Years ago I got really into guided somatic meditation. It was so exciting to experience a deeper felt sense of embodiment! I practiced it nearly every day, dropping my mind deep into my body. I was captivated by this deeper connection to my physical form and all it had to teach me. I felt fear and joy, numbness and surges of sensation, yet it all seemed to be rooted in an emotional response to a sensation or a memory stored deep in my cells. I was sold! ...and...disoriented!
This process uncovered a lot of new information but I had no map or container to process it. This practice left me with great tools for diving into my interior, yet the tools alone were not enough. Catharsis is fleeting, I was searching for insights. I was craving a well trodden map to guide me into myself, that connected to something more universal than my personal stories. I had no idea how perfectly situated I was to walk into my first Katonah class that very same year!
I quickly learned that good techniques for embodiment don’t just go deeply into the physical form, they also spark the imagination, so that we can simultaneously access a universal archetype! In short we are reconciling a polarity: personal embodiment with the patterns of Great Nature. When we use archetypes and maps we are moving into the practice of embodiment from the standpoint of referencing the universal, the cosmic, the celestial. This gives us a way to dive into the material of the body, have a sensate experience, and link it to Great Nature which exists within and all around us.
Breath sweeps are a technique for tracing an imagined route around the body on the ebb and flow of the breath, often ending up creating a pathway similar to a Mobius Strip. When we practice them we are taking a defined pattern, a set of predetermined pathways based in the dialogue of polarities and weaving them through each other and by extension, ourselves.
If we look through the template of The Magic Square (above) we see that the numbers are not in sequential order. This is because there is a need for reconciliation of polarities. Polarities are Great Nature. So when you go down and reference one, by virtue of polarities you must also reference 9. When you move up to two, you must also move down to 8, 3 references 7, 4 references 6, 5 is self referential, 6 references 4, 7 references 3, 8 references 2, and 9 references 1. When this path is followed in one’s imagination, there is an undeniable felt sense of a turn through a sphere.
Each of these sets adds up to 10. 10 is the archetype of polarity. When looking at The Magic Square you will see that all of these numbers encircle 5. So each polarity is reconciled by 5, equaling 15.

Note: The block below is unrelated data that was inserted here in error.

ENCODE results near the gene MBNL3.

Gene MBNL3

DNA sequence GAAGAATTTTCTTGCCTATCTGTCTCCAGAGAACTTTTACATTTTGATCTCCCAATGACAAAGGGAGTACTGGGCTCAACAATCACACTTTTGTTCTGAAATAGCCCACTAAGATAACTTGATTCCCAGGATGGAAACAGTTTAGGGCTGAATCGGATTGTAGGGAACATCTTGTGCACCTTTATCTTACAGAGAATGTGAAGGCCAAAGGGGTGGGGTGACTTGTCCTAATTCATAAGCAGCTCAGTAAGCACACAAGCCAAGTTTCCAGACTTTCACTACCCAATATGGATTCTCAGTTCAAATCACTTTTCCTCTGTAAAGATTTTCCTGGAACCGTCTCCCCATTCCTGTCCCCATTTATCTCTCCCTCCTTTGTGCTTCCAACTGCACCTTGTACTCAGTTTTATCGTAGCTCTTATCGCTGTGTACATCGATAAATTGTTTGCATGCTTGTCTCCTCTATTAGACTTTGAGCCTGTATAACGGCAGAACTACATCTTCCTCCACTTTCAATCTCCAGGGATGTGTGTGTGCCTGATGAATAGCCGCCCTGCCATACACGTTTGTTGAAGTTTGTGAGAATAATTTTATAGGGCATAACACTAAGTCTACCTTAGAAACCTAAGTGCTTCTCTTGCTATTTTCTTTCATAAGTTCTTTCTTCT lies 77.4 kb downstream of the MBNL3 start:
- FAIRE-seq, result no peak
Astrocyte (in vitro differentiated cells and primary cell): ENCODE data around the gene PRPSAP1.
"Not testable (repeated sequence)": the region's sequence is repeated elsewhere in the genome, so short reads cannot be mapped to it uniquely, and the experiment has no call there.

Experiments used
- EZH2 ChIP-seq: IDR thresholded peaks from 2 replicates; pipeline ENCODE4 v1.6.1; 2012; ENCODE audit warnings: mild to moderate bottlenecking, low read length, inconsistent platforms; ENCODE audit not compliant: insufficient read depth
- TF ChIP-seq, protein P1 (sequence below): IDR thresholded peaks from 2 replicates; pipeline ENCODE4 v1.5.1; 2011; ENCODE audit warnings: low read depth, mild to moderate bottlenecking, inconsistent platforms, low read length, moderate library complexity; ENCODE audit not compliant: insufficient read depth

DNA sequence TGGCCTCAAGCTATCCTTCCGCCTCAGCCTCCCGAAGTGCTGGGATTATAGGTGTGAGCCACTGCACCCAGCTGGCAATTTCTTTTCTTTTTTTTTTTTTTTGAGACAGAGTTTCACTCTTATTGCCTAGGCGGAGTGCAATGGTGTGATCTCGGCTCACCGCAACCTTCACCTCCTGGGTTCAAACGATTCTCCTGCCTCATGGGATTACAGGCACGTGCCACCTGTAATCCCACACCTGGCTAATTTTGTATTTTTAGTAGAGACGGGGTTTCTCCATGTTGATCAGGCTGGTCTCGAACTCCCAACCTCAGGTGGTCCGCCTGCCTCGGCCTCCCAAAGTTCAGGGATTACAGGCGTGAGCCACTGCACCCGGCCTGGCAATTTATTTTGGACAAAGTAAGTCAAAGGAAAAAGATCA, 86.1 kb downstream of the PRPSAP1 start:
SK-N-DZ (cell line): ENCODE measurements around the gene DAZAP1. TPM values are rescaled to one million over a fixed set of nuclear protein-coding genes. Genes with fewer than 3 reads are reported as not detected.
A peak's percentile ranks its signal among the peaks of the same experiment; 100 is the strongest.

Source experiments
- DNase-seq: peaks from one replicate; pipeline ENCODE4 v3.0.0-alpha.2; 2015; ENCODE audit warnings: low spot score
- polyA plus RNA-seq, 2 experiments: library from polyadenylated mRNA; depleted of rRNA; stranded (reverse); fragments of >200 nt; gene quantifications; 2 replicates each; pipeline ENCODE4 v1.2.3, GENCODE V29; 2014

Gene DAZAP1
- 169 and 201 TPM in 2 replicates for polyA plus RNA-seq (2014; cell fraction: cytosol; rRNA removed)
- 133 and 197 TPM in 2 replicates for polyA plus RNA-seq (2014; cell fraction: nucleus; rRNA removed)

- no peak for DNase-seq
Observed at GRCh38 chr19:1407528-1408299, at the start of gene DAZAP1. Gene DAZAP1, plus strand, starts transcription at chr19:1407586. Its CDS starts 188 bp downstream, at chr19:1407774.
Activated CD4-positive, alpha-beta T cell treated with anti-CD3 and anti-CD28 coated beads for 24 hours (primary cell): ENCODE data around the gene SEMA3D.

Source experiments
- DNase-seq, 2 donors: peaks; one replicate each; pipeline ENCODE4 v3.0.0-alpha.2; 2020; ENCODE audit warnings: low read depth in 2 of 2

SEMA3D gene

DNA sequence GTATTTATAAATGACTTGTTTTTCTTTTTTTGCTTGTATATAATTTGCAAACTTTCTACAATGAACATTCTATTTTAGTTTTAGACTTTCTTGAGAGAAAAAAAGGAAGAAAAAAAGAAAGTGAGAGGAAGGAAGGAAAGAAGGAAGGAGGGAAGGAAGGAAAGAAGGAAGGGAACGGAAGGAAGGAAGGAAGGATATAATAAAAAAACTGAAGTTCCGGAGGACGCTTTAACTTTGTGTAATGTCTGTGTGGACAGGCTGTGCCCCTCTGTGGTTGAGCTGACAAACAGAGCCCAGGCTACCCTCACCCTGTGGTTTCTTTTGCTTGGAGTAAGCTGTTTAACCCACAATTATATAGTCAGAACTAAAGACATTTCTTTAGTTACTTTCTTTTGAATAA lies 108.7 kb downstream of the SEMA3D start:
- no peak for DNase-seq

15 = 1 + 5 = 6
6 is a number of perfect harmony, the hexagon, the star of David, two intersecting worlds calling forth the existence of a third. This third space is the cross roads, the interstitial space, the liminal. This is where personal consciousness braids together with the universal, thus creating the
greatest form of potential. The placement of the human will in conversation with the patterns of the universe to allow for skillful manipulation of physical reality. In some traditions this is the very definition of magic.
Within this liminal space we have the ability to situate ourselves as the triangulator, the mediator, the magician. Meaning, we can seat our consciousness within the vehicle of the breath to ride through the physical form. Yet again, marrying the personal (consciousness) with the universal (the body breathing). We take the fact of Great Nature, we must breathe, couple it with our personal intellect and imagination, and use the two together to create a new experience of the corporeal form. Within this practice we are simultaneously tethering our intellect to the physicality of the body whilst braiding it with the patterns of Great Nature. So, there is an aspect of disembodiment within the embodiment, holding the polarities and creating the third space, containing an experience of humanity between the cosmological and the chthonic.
These sweeps can take countless forms. I have been practicing and teaching them by inhaling up a yin aspect and exhaling down a yang aspect. That may be too abstract so let's put it in very tangible terms.
The pieces of you that are soft and vulnerable, receptive, are yin. Those parts of you that have an aspect of a hard shell, yang. So if you think of your legs the back of the leg is yin, the front yang. The torso: front yin, back yang. The arms inside yin, outside yang. The head face yin, back of skull yang. If we follow the above mentioned pattern through the entire body, we inhale and guide our consciousness up the back of the legs, and then up the front of the body and face. Then taking the exhalation down the back of the head, the back and the front of the legs. We form a large figure 8 in our imagination. When this is practiced in a forward fold students stay longer, are less fidgety, and are able to maintain the formality of the position by virtue of the tenacity of the intellect versus a demand of the muscle.
When this practice is taken into more dynamic standing poses and we traverse the yin and yang aspects of the legs or the arms by virtue of a figure 8, or a Mobius strip, the same result is also found. Practitioners can truly find a sensation of riding a pose instead of the heaviness of doing a pose. The corporeal form becomes enlivened by the fresh surge of consciousness as it is met with the dialogue of the universal principles of polarities and their reconciliation. Through these breath sweeps we have yet another way to braid ourselves cultivating our third nature, that which exists within the knowledge of trinity. This allows us to open to the individual power of choice, which leads us to the new game, fourth nature.